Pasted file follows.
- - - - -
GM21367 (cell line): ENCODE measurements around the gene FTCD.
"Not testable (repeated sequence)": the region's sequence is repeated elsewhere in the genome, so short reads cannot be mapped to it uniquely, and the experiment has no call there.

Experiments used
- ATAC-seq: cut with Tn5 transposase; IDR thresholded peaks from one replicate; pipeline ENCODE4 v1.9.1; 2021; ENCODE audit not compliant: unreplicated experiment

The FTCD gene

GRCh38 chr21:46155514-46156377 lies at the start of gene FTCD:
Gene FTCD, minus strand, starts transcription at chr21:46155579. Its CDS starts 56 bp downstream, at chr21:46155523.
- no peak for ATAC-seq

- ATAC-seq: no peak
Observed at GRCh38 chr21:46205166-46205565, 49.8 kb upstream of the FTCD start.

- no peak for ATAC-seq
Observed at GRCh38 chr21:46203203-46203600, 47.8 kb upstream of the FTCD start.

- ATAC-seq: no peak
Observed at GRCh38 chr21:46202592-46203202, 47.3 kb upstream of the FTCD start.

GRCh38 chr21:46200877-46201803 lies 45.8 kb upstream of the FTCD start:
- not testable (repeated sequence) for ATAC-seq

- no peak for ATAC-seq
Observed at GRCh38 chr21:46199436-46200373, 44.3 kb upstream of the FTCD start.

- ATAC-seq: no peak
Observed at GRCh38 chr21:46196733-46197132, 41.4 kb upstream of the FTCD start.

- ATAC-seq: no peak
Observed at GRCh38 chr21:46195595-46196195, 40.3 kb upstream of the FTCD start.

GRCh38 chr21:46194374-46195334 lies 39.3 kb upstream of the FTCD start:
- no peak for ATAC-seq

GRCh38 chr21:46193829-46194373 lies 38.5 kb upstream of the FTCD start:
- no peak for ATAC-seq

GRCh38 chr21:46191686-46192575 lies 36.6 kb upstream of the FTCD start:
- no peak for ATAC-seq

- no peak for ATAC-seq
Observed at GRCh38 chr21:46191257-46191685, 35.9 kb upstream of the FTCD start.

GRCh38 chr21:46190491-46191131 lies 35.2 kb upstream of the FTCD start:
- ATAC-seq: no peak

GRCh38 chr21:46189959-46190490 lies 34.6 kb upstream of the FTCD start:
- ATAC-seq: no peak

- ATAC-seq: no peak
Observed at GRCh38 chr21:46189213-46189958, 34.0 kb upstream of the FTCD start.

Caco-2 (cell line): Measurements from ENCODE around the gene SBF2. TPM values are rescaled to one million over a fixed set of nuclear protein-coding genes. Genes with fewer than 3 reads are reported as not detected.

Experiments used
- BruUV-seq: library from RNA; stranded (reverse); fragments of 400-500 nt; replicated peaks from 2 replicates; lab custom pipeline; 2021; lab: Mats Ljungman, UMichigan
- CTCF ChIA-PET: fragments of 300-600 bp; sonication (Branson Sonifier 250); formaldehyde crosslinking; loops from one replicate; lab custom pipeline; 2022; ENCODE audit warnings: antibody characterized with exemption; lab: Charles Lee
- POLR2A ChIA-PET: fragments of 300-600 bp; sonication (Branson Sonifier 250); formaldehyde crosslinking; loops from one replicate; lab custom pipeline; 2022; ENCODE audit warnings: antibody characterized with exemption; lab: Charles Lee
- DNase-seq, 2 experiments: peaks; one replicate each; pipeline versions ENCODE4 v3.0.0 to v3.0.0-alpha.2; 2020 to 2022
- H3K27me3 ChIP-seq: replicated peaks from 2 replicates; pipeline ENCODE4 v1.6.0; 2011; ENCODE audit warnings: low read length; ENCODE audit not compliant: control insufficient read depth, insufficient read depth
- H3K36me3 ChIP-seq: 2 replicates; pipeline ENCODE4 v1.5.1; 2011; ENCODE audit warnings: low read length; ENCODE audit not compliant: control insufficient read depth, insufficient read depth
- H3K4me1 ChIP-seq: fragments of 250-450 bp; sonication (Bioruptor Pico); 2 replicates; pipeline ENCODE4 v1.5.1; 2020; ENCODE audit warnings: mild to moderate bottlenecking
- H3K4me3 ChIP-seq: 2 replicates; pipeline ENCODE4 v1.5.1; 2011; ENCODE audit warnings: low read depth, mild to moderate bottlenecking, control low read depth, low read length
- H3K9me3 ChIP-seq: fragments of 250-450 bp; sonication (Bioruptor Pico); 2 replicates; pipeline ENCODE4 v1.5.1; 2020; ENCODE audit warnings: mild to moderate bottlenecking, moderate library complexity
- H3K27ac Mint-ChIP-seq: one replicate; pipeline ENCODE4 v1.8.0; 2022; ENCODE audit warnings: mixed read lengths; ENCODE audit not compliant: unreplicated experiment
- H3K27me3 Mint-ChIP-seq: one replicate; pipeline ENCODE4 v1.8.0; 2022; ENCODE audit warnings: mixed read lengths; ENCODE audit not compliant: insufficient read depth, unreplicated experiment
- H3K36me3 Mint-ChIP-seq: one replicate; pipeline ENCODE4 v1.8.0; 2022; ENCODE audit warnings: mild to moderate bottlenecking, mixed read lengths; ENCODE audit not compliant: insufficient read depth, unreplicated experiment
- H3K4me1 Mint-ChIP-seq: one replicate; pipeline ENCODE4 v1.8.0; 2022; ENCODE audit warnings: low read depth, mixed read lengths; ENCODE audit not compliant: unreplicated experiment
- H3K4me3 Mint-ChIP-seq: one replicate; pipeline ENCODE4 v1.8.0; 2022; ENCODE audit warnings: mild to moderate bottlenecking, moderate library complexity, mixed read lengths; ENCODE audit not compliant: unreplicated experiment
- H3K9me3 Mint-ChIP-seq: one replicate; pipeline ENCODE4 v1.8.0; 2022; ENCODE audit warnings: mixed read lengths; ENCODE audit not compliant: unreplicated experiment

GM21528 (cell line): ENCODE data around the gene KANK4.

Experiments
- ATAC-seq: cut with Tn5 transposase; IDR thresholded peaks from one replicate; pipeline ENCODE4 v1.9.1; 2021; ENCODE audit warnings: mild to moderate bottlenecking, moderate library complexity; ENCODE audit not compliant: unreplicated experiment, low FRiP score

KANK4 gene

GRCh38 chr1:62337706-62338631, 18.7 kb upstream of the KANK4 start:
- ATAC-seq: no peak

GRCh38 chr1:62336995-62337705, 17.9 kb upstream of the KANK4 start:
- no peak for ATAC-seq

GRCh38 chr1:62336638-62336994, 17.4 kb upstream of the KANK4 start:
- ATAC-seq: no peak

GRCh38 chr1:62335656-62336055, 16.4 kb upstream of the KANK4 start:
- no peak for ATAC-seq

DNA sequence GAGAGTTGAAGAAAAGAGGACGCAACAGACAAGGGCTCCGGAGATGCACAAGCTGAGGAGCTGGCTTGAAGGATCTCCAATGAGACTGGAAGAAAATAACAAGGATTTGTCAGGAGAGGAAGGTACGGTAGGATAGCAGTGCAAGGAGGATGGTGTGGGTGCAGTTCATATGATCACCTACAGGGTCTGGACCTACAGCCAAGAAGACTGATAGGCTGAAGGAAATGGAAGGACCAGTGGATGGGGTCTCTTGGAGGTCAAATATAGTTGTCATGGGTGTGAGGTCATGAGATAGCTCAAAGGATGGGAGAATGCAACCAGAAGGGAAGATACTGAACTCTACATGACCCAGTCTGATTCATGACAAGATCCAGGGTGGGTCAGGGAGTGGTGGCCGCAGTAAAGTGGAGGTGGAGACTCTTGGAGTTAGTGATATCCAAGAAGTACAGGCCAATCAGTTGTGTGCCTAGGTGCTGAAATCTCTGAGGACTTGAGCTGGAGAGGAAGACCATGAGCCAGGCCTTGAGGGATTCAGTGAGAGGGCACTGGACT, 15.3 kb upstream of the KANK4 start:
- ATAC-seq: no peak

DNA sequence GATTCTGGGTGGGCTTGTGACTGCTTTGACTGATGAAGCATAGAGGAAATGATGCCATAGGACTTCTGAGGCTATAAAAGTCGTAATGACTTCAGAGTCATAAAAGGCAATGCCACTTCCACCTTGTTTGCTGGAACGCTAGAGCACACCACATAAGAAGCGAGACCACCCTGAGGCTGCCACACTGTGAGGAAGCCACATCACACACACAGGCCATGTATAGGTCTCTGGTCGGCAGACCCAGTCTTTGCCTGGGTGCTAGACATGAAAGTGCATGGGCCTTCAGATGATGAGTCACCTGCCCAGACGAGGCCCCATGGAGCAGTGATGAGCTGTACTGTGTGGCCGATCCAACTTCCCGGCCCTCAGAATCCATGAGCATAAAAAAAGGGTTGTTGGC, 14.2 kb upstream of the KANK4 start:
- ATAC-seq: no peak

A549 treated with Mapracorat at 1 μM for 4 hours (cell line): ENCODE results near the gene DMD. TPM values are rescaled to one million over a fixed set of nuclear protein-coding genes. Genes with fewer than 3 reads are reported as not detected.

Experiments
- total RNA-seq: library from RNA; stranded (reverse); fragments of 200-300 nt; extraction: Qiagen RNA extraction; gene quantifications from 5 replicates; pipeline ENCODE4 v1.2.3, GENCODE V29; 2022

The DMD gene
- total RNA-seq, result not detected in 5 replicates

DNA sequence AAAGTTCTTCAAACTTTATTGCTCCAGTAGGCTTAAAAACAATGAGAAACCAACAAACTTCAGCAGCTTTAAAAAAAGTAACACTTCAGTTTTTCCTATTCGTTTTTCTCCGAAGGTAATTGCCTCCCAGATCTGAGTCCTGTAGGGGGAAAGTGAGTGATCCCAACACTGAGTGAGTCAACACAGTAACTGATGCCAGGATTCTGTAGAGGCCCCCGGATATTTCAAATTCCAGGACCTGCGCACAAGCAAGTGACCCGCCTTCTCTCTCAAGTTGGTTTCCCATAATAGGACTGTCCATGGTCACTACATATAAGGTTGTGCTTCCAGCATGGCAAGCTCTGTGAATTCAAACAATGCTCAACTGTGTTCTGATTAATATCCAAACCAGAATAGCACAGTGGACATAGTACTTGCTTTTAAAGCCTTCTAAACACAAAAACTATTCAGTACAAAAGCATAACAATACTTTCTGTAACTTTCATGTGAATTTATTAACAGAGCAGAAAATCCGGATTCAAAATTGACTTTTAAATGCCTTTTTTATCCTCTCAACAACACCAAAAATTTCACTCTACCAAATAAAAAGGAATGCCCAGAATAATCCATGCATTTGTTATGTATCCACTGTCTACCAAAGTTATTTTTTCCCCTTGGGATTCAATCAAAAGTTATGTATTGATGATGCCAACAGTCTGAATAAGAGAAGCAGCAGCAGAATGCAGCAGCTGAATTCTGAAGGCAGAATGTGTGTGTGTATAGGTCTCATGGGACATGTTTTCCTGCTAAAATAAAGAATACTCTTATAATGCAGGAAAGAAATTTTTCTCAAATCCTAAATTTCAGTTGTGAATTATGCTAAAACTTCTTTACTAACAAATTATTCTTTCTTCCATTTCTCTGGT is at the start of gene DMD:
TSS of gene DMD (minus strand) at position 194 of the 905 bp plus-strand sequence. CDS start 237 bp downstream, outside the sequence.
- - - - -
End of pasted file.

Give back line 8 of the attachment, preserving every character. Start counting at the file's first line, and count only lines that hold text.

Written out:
- no peak for ATAC-seq